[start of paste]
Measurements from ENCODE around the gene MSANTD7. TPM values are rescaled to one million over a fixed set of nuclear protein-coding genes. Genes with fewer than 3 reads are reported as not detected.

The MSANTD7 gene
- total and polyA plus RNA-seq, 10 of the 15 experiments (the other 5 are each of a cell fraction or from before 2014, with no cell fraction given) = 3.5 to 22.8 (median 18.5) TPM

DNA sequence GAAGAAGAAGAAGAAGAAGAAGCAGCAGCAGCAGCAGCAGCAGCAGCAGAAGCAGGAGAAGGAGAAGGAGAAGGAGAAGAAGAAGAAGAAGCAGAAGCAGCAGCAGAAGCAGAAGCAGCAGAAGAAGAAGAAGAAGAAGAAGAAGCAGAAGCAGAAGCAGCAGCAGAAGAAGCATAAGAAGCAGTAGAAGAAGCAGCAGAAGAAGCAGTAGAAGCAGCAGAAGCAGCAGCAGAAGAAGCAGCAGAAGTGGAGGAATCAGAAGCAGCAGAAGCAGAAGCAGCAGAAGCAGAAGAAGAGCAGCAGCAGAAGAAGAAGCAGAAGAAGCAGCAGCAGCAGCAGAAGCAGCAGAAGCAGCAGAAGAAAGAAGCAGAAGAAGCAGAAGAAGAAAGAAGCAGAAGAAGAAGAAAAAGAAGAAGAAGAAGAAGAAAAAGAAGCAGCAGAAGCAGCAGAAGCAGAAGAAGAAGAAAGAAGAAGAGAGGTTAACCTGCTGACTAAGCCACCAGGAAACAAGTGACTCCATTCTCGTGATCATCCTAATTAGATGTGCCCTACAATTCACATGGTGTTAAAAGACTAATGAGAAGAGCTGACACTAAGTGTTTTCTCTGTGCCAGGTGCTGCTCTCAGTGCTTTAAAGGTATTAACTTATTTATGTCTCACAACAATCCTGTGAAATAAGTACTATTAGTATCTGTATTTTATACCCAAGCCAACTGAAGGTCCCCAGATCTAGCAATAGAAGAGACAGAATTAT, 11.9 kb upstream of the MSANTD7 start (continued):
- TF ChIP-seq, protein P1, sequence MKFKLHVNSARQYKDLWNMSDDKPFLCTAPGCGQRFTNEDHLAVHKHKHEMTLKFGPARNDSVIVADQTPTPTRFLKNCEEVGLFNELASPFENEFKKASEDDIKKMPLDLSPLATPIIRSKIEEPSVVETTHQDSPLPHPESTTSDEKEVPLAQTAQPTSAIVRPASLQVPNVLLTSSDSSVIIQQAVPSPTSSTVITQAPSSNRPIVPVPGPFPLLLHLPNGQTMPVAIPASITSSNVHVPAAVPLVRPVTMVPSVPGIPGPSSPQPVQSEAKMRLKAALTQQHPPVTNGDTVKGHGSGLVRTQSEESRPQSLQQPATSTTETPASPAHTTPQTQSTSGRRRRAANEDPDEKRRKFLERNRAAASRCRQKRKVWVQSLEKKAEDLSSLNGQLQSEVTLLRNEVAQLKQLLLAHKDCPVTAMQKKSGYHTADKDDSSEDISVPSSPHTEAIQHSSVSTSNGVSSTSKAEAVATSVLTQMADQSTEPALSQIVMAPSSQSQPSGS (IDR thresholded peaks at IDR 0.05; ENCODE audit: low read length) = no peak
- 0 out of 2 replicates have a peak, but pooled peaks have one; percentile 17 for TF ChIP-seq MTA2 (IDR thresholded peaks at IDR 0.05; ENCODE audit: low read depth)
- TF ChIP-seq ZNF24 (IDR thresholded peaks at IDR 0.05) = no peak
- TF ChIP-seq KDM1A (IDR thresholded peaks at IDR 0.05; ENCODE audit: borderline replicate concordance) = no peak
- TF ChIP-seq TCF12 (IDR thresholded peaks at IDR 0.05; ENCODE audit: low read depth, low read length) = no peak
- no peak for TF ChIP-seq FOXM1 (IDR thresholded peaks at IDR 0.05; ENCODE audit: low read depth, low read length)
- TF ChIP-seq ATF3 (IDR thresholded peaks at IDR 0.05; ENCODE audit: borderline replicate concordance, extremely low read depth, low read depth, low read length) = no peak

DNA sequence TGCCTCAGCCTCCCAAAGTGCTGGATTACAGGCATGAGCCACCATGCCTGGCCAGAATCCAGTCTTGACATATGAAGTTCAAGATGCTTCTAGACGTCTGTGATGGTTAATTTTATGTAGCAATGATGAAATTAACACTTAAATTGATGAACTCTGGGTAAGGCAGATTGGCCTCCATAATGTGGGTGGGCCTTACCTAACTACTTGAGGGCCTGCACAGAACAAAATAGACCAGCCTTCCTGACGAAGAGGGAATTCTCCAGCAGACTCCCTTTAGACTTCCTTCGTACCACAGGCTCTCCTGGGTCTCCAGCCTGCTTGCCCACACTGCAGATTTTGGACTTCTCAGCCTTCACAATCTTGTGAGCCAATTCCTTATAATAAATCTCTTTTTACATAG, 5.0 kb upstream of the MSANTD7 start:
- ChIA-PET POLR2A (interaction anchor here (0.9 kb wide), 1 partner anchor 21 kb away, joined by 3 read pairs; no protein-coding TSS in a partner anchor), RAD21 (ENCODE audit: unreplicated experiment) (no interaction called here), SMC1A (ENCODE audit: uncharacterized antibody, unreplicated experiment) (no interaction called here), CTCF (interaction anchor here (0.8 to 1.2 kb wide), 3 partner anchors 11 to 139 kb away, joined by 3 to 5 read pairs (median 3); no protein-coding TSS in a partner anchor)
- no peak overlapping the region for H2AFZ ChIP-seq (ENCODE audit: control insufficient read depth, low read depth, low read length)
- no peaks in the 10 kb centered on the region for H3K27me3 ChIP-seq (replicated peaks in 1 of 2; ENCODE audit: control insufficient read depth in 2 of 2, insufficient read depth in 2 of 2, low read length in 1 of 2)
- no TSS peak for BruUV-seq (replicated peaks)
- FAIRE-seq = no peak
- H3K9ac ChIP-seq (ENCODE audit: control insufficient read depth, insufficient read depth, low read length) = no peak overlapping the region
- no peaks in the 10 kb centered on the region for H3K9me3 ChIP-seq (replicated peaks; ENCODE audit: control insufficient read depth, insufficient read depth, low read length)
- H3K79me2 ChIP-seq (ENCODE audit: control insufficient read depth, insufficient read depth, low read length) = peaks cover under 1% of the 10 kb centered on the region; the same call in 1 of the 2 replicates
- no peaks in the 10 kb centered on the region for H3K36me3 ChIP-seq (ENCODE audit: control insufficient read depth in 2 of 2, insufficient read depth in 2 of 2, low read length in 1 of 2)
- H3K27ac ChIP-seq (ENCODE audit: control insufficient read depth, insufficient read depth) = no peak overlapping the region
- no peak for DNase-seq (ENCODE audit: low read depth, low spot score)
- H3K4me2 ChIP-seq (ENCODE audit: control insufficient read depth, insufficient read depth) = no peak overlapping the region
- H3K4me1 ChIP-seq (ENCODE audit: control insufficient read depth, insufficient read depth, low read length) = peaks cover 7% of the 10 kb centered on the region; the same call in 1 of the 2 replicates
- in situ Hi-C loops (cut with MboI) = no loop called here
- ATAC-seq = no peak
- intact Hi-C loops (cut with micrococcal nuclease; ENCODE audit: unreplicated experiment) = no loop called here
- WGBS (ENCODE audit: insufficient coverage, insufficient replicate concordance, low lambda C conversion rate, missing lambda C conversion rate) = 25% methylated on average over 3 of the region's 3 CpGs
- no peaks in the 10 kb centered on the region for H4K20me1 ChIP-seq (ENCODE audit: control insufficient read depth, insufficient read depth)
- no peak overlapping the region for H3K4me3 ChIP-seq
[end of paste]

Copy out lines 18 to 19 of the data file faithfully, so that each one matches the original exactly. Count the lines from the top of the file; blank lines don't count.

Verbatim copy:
- H3K9ac ChIP-seq (ENCODE audit: control insufficient read depth, insufficient read depth, low read length) = no peak overlapping the region
- no peaks in the 10 kb centered on the region for H3K9me3 ChIP-seq (replicated peaks; ENCODE audit: control insufficient read depth, insufficient read depth, low read length)